Instead, wake up at 8:30 a.m. (or 8:59 a.m. We won’t judge) and make sure you’re asleep by 1 a.m. (or about 7-9 hours before, depending on your needs), and then stick to that schedule every day. What matters most is going to bed and waking up at a consistent time so your body knows when it should be awake and when it should be sleeping. Also, get to know the length of time your body needs to sleep. While some people feel great after exactly seven hours, others feel groggy if they don’t get a full nine. Get to know what your body needs and set up a schedule accordingly.
2. Unwind from your day
Once you have a set bedtime, the next step is to create a nighttime routine that allows you to fully let the day go. You cannot expect to come home from work, eat dinner, work out, clean the house, and then be asleep the moment your head hits the pillow, just because you decided your bedtime was 9 p.m. Most of us need time to decompress from the day and to enter a relaxed state before our body and mind are ready for a restful night’s sleep. A few things you can do to unwind from your day would be journaling, meditating, yoga stretches, pampering yourself with a skincare routine, drinking chamomile tea, taking some CBD, or reading a soothing book (save the thrillers for daytime). Find what relaxes you at the end of the day and give your mind enough time to relax and wind down. These rituals will eventually signal to your body that it’s time to go to sleep.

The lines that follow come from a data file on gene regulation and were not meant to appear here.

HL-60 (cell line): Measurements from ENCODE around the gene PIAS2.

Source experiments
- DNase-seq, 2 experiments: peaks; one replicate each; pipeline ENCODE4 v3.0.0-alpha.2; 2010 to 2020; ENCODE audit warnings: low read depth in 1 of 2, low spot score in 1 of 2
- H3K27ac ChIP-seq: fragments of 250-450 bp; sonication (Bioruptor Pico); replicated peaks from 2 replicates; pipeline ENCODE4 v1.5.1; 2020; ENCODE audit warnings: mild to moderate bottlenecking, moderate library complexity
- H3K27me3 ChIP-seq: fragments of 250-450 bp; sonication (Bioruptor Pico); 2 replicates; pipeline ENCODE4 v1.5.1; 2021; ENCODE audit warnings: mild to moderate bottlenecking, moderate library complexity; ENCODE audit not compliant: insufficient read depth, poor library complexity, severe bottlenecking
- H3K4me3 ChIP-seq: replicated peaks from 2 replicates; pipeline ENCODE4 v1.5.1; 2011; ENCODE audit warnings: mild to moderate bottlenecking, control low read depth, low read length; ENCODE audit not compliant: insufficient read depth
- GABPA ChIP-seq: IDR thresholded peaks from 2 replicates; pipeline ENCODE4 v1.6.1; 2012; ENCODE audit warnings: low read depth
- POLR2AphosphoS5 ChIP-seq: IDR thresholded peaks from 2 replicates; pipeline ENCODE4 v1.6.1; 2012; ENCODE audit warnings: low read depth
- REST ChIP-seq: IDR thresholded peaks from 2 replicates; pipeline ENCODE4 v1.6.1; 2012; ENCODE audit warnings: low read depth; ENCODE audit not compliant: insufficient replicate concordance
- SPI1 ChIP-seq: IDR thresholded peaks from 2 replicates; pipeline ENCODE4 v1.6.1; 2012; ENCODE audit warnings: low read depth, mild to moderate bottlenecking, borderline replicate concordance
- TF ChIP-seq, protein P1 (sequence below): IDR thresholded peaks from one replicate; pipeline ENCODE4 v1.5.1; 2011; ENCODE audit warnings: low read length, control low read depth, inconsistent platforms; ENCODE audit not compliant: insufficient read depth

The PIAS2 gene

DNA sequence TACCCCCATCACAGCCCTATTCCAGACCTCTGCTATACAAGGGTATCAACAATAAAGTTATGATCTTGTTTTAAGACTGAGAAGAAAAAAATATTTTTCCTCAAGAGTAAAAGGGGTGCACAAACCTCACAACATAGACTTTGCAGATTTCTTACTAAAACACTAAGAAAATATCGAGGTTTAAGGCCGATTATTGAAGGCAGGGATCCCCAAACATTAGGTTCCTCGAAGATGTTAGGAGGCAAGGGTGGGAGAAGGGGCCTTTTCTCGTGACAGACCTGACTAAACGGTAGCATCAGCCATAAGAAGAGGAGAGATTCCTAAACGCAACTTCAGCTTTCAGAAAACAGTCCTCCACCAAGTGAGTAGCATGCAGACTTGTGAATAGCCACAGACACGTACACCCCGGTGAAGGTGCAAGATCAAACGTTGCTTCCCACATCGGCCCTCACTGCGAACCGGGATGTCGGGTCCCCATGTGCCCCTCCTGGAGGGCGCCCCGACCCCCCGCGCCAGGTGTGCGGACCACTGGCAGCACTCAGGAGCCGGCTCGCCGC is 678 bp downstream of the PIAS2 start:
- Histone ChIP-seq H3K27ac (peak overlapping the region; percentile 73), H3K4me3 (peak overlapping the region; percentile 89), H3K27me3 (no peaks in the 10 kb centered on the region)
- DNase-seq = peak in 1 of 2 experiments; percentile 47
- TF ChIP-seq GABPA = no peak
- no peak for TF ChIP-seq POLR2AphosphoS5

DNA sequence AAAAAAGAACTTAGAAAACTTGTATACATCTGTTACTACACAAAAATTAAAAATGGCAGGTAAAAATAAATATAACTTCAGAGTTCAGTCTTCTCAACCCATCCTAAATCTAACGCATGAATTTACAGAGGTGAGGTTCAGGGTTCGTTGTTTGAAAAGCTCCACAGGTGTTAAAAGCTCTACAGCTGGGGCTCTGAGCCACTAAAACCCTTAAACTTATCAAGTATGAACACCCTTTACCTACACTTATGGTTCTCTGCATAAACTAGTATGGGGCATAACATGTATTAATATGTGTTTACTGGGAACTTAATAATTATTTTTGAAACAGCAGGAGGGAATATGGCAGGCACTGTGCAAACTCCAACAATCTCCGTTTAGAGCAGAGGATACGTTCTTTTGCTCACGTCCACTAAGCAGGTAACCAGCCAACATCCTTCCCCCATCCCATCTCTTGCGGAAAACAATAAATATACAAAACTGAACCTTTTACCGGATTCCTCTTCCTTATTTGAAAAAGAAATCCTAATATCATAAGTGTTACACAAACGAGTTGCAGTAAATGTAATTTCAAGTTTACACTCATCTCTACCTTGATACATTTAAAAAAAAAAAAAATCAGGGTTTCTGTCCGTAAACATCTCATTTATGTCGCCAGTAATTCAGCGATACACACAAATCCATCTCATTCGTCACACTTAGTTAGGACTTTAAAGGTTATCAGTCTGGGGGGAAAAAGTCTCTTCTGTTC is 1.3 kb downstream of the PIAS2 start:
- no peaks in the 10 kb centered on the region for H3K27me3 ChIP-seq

3. Create a relaxing environment
Your home can either help you relax or cause you more stress. Just like a pile of dirty laundry on the chair or dishes in the sink might make you feel anxious about the next day and have difficulty sleeping, a relaxing environment will help you feel calm. A few ideas to create a relaxing environment include lighting candles, diffusing essential oils, adjusting the temperature, trying blackout curtains, dimming your lights, and removing screens at least 30 minutes before your bedtime. For more recommendations on creating a relaxing environment, click here to shop our favorite products that will help make your home more relaxing. Your bedroom should be your sanctuary, so anything you can do to create an environment that makes you feel safe and calm can make a huge difference in your sleep-care.
4. Limit caffeine and naps